I doubt any of the groups apparently insulted in his remarks actually were offended. Any offense felt will be the vicarious sort, dwelt on and delighted in by white, middle-class poseurs a thousand miles away.

By the way: could you try to be more civil, please?

Viscount Feldon said...

Prince Philip, unfortunately, is a victim of what happens when the spoken word is translated into the printed word. One can only communicate so much in print.

Lord Best said...

As much as I admire the man, some of his comments are more rude than witty, even if delivered in a friendly and jocular manner. But as far as I am concerned, all can be forgive if he continnues to put vapid celebrities in their place.

Beaverbrook said...

Prince Philip is one of my contemporary heroes, and reminds me very much of my own late grandfather. The author is right: those who are offended by the Prince are either paralyzed by political correctnes and/or a lack of wit. He doesn't venture down the road of politics like his eldest son, it's always something delightfully upfront and personal, some indiscrete taboo one enjoys hearing in private. He would be remarkable company at the dinner table, and even more remarkable as a companion enjoying fireside chat over brandy and cigars.

Prior to the Boomer generation, all men were of such candour and/or quality, and unfortunately we're way past the point of even knowing what we'll be missing when they're all gone. God bless the Old Guard.

David Byers said...

If any man made comparisons to “prostitutes” and “a wife” to me he would command no respect from me no matter who he was, that has nothing to do with “political correctness” or what ever else anyone might say, it is to do to the respect a man owes to his wife and to his mother. I can’t speak for you father Beaverbrook but I know my grandfather would be as shocked as I am about hearing this remark. It is not just that remark Prince Philip is simply a parasitic fool who benefits no one least of all his wife our beloved Sovereign. As I have said on many occasions he is the Australian Republicans best asset. However Australia’s only link is to the Sovereign – thank GOD and not the other hangers on, I suppose Monarchist in Australia must inform people of that fact more often because as long as people hear believe a fool like “Phil the Greek” has a role in our great nation than the Crown is doomed.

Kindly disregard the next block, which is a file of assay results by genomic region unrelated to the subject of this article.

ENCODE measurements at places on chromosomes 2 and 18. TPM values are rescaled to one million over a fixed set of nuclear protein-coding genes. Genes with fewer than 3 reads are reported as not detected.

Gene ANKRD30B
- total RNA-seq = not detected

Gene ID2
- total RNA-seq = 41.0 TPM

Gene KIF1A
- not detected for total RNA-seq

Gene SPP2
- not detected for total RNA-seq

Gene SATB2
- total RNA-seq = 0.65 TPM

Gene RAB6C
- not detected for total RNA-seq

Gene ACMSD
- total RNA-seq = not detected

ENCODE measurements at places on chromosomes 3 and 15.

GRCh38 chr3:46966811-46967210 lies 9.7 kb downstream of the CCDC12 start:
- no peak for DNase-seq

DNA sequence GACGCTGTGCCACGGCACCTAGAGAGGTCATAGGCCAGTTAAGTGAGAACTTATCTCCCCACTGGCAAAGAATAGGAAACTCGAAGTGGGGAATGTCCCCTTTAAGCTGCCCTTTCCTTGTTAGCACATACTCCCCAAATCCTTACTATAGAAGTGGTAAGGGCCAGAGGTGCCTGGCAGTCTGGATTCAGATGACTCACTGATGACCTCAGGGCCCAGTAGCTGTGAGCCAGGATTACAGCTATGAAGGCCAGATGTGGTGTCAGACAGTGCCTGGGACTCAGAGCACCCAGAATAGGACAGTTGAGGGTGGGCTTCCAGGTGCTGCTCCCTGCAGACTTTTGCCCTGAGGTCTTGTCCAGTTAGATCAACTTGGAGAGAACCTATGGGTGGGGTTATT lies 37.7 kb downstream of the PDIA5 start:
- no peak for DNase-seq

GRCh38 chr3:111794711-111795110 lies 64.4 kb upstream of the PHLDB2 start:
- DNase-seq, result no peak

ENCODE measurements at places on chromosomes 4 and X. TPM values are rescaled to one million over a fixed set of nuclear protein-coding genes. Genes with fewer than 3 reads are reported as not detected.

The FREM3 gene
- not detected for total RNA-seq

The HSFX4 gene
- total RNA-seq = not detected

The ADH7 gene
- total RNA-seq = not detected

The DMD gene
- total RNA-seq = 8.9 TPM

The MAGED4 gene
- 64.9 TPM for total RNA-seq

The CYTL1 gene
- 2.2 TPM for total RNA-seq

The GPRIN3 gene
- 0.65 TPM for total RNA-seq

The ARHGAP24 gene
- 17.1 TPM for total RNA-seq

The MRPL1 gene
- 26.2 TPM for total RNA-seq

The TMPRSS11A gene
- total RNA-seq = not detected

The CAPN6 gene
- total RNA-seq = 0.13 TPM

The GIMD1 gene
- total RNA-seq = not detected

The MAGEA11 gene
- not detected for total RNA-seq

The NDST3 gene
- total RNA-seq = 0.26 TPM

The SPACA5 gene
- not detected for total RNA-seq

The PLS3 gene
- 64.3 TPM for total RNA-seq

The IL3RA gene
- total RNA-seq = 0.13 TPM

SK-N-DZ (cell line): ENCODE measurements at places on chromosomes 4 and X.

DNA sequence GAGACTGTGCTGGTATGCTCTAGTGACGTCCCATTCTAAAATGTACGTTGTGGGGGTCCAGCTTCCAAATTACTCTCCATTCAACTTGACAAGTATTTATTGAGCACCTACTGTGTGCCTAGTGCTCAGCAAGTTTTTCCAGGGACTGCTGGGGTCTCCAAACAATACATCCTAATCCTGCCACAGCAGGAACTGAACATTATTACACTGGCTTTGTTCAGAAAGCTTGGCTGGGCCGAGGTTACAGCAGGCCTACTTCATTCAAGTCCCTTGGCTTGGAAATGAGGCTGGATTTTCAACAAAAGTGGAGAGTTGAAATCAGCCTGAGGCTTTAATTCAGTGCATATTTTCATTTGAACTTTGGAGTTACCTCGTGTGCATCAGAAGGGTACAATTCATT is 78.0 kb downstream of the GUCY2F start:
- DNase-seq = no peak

David Byers said...

Scott the "man" that hs not the guts to write under his real name, when you say "I doubt any of the groups apparently insulted in his remarks actually were offended. Any offense felt will be the vicarious sort, dwelt on and delighted in by white, middle-class poseurs a thousand miles away." How on earth can you talk for me? You don't know what is in my heart. Typical English no real passion.

Scott said...

I only write under an assumed name because that is the style of the website. You'll notice everyone else does too. It is the decision of our venerable host Beaverbrook, and I wouldn't have it any other way.

Frankly I'm a little tired of your behaviour on here. Please don't talk to me or anyone else in such a petulant manner. Control yourself.

David Byers said...

Using a word like "petulant" typical looking down your nose and pretending to take the high ground. Still no real name? I'll leave you with "Phil the Greek".

My point still is that the Crown works better in Australia than the UK, we have a writern constitution were ONLY the Sovereign has any sort of role, not the hangers on.

Scott said...

Still no real name? Well, I'm not sure you've done much to deserve such confidence, frankly. I am not in the habit of passing personal information on to discourteous loudmouths.

I don't make a secret of it, anyway. It's there for all to find, if they wish.

David Byers said...

Loudmouth, what a strange thing to write as you have never heard me talk? I get the feeling your from the UK from the way you view the Crown. Am I right?

Viscount Feldon said...

Sometimes I wonder if the Duke has even said half of the things ascribed to him. He seems like the kind of person that all kinds of quotes can be attributed to, and given the nature of his position he would most likely never make a correction to such lists.

David Byers said...

Viscount Feldon, I hope your right! However the things I know he has said is enough for me to be put off the man big time. Probably comes from that generation of man who feel threatened being married to a woman who has authority, you know the type the ones who don’t like having a wife who earns more than them.

Stauffenberg said...

Prince Philip deserves a toast. Just look at his stoical dignity in the face of the ludicrous Fayed allegations. Notwithstanding some dubious quips, HRH is witty and self-deprecating, and as Viscount Feldon rightly states, he is in a position where the dignity of his role prevents him from denying or confirming, let alone “contextualising”, remarks attributed to him – and that is irrespective of any constitutional role he may or may not have in any of the realms.

On reference to him as “Phil the Greek”. From my somewhat limited knowledge of the finer points of royal ancestry, The Duke of Edinburgh could just as well be referred too as Danish or German. Some republicans and certain sections of the media have shown a propensity to do so in the UK and, so it seems, in Australia, over the years. The family tree of any royal family tends to be a bit multicultural. Those not content would probably be better off with a nice president meeting narrow-minded criteria of national purity.

David Byers said...

Our link in Australia is only with the Monarch, thank goodness.

Pablo the Scot said...

Prince Philip is a jewel of the monarchy. Dedicated to the Queen, stalwart in defence of the Realm, steadfast in his opinions and beliefs. Everything that a man of honour should aspire to be.

Using a desparaging label of 'Phil the Greek' is unworthy of posters here. Have you actually met him David? Probably not, but I have and have noting but the deepest respect for him.

Sophia said...

I have found almost universally people I like seem to like Prince Philip. It's a wonderful test to see if someone is tediously humourless.